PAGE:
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System.Timers.Timer, AutoReset doesn't work

P: n/a
How come the eventhandler for the timer's elapsed time event is called over
and over again, even though the AutoReset property is set to false, if you
assign a new value to the timer objects interval property inside the event
handler?

Example follows:

Constructor:
mTimer = new System.Timers.Timer(20000);
mTimer.AutoReset = false;
mTimer.Elapsed += new System.Timers.ElapsedEventHandler(OnTimerEvent);

OnTimerEvent(...):
mTimer.Interval = 10000;

As soon as the timer is started, it will start its countdown and then
finally call the eventhandler, but it will continue doing so forever just
because I'm assigning a new value to its interval property inside the
handler.

// Curious
Nov 15 '05 #1
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3 Replies


P: n/a
Seting the interval to anything greater than 0 (even what was previously set
at) resets the timer (less than or equal to zero will throw an exception).
It will not re-enable the timer, however.

What you'll probably should do is set the timer's enabled to false in your
event handler, then in the code where you would have reset it, re-enable it.
"Peter Johnsson" <lk@algonet.se> wrote in message
news:uD**************@TK2MSFTNGP10.phx.gbl...
How come the eventhandler for the timer's elapsed time event is called over and over again, even though the AutoReset property is set to false, if you
assign a new value to the timer objects interval property inside the event
handler?

Example follows:

Constructor:
mTimer = new System.Timers.Timer(20000);
mTimer.AutoReset = false;
mTimer.Elapsed += new System.Timers.ElapsedEventHandler(OnTimerEvent);

OnTimerEvent(...):
mTimer.Interval = 10000;

As soon as the timer is started, it will start its countdown and then
finally call the eventhandler, but it will continue doing so forever just
because I'm assigning a new value to its interval property inside the
handler.

// Curious

Nov 15 '05 #2

P: n/a

"Philip Rieck" <st***@mckraken.com> wrote in message
news:uT**************@TK2MSFTNGP11.phx.gbl...
Seting the interval to anything greater than 0 (even what was previously set at) resets the timer (less than or equal to zero will throw an exception).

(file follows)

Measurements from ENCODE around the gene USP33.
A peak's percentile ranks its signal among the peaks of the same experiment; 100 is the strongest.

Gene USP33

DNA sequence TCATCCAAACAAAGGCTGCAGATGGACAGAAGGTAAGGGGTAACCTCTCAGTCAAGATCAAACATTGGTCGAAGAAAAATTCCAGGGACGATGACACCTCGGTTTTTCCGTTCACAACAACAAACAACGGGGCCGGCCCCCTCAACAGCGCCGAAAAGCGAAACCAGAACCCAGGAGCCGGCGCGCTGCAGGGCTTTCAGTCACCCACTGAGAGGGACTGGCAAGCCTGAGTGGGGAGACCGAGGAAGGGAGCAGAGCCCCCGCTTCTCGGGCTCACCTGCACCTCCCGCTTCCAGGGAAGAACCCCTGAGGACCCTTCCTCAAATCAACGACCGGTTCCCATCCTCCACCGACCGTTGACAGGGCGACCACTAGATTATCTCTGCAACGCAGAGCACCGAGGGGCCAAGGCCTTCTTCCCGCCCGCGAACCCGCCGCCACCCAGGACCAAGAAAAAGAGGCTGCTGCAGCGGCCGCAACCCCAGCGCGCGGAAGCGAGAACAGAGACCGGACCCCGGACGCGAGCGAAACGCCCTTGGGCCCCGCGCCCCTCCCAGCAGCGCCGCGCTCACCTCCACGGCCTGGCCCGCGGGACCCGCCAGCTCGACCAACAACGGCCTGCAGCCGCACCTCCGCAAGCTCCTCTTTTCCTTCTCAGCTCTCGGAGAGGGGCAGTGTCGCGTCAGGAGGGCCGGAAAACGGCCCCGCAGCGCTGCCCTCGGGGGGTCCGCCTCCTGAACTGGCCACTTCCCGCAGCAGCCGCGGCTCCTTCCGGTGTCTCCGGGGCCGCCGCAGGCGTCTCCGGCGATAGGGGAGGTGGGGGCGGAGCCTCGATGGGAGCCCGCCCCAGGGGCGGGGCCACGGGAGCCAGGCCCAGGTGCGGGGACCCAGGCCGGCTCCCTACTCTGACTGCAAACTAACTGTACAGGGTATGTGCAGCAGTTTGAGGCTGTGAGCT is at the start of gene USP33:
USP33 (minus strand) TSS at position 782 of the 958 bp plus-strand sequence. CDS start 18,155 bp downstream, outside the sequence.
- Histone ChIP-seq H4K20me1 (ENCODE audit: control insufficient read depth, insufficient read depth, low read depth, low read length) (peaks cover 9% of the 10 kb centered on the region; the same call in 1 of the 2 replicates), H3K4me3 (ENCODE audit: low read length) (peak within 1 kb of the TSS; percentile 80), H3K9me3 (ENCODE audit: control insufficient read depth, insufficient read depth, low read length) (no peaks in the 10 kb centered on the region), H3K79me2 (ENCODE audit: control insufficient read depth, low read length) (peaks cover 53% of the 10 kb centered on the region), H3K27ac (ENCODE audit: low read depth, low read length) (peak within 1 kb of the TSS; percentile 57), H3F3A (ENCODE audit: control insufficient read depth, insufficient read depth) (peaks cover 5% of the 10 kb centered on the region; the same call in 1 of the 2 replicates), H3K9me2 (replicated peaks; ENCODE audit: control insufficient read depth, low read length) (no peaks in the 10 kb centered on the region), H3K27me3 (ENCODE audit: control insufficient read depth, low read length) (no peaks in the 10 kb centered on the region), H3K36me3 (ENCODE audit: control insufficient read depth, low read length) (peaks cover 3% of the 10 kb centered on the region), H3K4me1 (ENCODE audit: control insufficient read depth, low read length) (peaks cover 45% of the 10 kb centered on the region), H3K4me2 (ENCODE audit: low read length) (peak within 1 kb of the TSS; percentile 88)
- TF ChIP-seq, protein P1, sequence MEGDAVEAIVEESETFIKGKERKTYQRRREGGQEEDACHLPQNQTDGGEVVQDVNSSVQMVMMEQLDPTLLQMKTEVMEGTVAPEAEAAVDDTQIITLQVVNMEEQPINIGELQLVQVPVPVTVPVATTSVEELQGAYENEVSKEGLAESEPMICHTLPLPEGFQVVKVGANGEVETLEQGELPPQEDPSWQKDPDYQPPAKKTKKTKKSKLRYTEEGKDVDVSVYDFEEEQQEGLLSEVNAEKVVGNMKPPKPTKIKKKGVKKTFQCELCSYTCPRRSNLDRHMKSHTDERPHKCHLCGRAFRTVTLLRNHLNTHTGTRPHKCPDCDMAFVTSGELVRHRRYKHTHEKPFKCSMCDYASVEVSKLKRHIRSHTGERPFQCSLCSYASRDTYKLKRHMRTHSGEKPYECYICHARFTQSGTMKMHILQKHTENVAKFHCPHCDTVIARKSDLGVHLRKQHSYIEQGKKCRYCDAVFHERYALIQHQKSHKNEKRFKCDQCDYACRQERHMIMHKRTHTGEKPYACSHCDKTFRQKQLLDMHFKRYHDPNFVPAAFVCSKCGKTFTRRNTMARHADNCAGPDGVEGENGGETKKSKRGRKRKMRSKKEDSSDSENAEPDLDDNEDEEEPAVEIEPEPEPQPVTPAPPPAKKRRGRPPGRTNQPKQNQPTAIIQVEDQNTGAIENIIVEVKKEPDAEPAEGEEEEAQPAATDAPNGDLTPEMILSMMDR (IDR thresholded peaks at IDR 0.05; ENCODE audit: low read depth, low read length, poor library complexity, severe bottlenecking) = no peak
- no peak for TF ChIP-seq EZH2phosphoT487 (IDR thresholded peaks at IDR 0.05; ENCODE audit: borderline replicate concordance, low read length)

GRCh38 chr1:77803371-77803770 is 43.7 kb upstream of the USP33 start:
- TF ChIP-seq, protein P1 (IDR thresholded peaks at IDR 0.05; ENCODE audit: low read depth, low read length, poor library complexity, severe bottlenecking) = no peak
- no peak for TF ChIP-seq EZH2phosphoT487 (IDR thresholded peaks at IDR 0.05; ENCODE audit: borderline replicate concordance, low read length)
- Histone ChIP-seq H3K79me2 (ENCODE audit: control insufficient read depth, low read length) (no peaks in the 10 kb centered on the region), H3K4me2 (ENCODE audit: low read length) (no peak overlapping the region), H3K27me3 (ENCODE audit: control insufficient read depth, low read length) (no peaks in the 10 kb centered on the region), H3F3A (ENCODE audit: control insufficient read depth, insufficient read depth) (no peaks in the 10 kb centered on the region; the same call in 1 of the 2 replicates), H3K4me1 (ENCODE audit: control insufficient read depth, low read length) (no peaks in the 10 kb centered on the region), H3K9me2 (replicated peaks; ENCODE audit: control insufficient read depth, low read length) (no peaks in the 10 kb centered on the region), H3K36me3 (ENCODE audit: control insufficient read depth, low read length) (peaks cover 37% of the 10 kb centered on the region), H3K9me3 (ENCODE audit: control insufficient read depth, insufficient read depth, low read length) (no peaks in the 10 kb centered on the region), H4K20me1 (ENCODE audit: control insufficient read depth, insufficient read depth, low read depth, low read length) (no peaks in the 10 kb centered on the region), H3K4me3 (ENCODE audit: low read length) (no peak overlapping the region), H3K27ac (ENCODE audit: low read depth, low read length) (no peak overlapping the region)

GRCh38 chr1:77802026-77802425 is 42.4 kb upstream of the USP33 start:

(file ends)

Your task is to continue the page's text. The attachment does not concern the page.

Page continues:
It will not re-enable the timer, however.
Thanks for your answer!

What's the difference between the timer being reset or re-enabled? The timer
do seems to be re-enabled (internally atleast) when a new Interval value is
assigned inside the event handler. However, its Enabled property doesn't
change to True when a value is assigned to Interval, even though it seems to
be enabled interally.
What you'll probably should do is set the timer's enabled to false in your
event handler, then in the code where you would have reset it, re-enable

it.

Doesn't matter. The eventhandler will be called again even though I set the
enabled to false or calling the stop method, like

EventHandler:
mTimer.Interval = 10000;
mTimer.Enabled = false; // or mTimer.Stop().. doesn't matter..

Try it yourself :)
Nov 15 '05 #3

P: n/a
The code below when run will show one timer event fired each time the timer
is enabled.

If you debug it and set a breakpoint in the tm_Elapsed function, however,
please note that timer events may be pending, as the timer can run on
another thread. This is probably the behavior you're seeing. You can get
this same behavior in run mode if you set the interval to something very
small, so that it fires again while the call to Console.WriteLine is
running.

Note the documentation:

"Note The event-handling method might be called even after the Stop method
is called. The event-handling method might run on one thread at the same
time that a call to the Stop method runs on another thread. This might
result in the Elapsed event being raised even after the Stop method is
called. To prevent this, use the SignalTime property to compare the time the
event was raised to the time the Stop method was called. If the event was
raised after the Stop method was called, do not process the event."
------------------------------------------------------------------

public class Class1
{
private static System.Timers.Timer tm;

[STAThread]
static void Main(string[] args)
{
tm = new System.Timers.Timer(2000);
tm.Elapsed += new System.Timers.ElapsedEventHandler(tm_Elapsed);

for(int i=0;true; i++)
{
System.Threading.Thread.Sleep(200);
if( (i % 20 ) == 0)
{
System.Console.WriteLine("Enabled");
tm.Interval = 400;
tm.Enabled = true;
}
}
}

private static void tm_Elapsed(object sender,
System.Timers.ElapsedEventArgs e)
{
System.Console.WriteLine("Stopped");
tm.Enabled = false;
tm.Interval = 300;
}
}

"Peter Johnsson" <lk@algonet.se> wrote in message
news:um**************@TK2MSFTNGP09.phx.gbl...

"Philip Rieck" <st***@mckraken.com> wrote in message
news:uT**************@TK2MSFTNGP11.phx.gbl...
Seting the interval to anything greater than 0 (even what was previously set
at) resets the timer (less than or equal to zero will throw an exception). It will not re-enable the timer, however.


Thanks for your answer!

What's the difference between the timer being reset or re-enabled? The

timer do seems to be re-enabled (internally atleast) when a new Interval value is assigned inside the event handler. However, its Enabled property doesn't
change to True when a value is assigned to Interval, even though it seems to be enabled interally.
What you'll probably should do is set the timer's enabled to false in your event handler, then in the code where you would have reset it, re-enable it.

Doesn't matter. The eventhandler will be called again even though I set

the enabled to false or calling the stop method, like

EventHandler:
mTimer.Interval = 10000;
mTimer.Enabled = false; // or mTimer.Stop().. doesn't matter..

Try it yourself :)

Nov 15 '05 #4

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